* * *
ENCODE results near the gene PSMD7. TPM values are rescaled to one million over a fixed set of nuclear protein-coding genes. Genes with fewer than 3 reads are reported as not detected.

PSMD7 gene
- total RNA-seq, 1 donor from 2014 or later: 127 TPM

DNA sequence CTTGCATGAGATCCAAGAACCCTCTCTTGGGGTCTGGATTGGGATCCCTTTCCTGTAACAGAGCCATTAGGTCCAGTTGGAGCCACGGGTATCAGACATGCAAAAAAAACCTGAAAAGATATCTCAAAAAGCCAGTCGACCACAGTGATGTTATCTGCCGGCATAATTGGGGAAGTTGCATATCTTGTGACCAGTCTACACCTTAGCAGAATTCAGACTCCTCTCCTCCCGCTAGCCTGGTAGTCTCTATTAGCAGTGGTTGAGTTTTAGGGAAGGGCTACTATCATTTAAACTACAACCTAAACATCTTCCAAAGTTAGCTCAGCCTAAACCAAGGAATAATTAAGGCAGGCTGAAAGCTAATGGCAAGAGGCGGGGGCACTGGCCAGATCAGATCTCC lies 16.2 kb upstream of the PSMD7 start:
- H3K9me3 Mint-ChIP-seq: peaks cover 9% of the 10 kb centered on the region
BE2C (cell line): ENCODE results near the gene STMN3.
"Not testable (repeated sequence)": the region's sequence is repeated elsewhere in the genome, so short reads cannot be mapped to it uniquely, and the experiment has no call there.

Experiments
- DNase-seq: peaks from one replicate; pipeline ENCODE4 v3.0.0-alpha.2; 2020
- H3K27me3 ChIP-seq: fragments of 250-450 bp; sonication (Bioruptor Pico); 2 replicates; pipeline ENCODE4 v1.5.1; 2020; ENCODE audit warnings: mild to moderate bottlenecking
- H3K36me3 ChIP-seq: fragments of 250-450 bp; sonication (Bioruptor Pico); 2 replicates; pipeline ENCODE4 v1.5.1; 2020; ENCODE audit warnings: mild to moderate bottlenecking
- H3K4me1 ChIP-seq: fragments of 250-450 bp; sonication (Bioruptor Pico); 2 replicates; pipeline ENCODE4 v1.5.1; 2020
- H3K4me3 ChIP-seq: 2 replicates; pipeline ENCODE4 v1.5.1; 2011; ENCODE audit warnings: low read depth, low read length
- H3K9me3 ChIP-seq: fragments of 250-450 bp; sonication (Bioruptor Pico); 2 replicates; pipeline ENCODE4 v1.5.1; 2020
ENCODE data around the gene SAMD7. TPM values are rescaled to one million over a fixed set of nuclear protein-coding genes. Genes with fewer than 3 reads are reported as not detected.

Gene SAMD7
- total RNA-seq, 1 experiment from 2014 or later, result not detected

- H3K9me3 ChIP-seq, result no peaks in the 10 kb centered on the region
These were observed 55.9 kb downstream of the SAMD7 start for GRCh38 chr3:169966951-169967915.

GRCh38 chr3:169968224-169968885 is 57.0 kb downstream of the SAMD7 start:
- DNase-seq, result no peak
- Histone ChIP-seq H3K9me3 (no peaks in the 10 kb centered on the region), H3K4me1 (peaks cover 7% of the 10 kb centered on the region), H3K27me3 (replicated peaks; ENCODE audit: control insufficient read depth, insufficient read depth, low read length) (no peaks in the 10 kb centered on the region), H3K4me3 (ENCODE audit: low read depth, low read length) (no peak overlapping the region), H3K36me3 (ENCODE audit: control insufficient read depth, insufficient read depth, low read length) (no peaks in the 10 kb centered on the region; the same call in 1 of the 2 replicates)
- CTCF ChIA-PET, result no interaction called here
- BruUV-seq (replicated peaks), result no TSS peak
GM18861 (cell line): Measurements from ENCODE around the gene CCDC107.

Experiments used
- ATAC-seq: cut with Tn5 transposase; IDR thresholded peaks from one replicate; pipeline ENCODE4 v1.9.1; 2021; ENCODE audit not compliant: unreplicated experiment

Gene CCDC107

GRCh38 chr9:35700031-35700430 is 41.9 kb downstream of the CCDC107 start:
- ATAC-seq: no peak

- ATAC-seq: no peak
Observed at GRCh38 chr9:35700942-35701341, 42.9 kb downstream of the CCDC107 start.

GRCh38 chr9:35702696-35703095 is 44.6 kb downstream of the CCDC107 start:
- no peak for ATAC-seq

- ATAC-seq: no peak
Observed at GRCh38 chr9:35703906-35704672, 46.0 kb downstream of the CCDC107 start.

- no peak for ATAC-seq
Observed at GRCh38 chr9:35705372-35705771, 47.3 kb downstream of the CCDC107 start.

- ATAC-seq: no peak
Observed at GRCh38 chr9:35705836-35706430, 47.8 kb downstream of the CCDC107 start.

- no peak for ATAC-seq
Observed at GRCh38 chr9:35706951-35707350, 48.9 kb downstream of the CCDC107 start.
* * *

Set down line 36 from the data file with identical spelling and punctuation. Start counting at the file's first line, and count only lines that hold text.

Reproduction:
Observed at GRCh38 chr9:35703906-35704672, 46.0 kb downstream of the CCDC107 start.